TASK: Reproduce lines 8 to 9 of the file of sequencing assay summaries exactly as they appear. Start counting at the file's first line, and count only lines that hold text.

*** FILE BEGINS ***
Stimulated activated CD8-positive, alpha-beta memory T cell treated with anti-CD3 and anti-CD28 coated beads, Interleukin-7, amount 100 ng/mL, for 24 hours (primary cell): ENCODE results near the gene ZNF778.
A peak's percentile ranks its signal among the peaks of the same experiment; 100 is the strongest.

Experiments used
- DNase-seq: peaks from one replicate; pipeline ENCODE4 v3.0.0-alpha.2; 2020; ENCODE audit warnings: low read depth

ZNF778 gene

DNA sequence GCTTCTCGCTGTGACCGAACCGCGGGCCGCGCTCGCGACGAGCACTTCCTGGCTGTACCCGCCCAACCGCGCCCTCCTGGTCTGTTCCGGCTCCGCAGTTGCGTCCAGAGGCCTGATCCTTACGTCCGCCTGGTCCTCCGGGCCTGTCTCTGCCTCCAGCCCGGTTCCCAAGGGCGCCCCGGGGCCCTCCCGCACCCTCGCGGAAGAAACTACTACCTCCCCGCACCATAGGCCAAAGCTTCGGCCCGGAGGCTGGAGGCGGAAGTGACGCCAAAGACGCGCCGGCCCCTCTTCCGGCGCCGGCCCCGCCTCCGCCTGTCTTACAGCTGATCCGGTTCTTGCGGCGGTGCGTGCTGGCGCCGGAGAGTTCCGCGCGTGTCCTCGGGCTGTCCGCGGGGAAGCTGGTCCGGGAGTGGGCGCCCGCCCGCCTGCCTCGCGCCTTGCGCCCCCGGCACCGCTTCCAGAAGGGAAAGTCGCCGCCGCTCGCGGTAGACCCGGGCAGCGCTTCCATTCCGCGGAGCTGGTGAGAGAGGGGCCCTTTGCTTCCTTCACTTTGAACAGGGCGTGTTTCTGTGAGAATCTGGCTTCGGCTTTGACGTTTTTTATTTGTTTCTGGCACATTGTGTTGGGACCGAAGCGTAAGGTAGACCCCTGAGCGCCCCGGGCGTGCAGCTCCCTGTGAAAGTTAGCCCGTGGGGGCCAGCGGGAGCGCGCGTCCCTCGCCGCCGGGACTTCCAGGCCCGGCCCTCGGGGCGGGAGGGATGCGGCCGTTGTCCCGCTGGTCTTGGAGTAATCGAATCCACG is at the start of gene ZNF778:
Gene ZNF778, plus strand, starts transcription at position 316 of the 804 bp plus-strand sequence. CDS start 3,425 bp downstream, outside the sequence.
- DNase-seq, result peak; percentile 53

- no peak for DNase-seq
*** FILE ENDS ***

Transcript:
- DNase-seq, result peak; percentile 53

- no peak for DNase-seq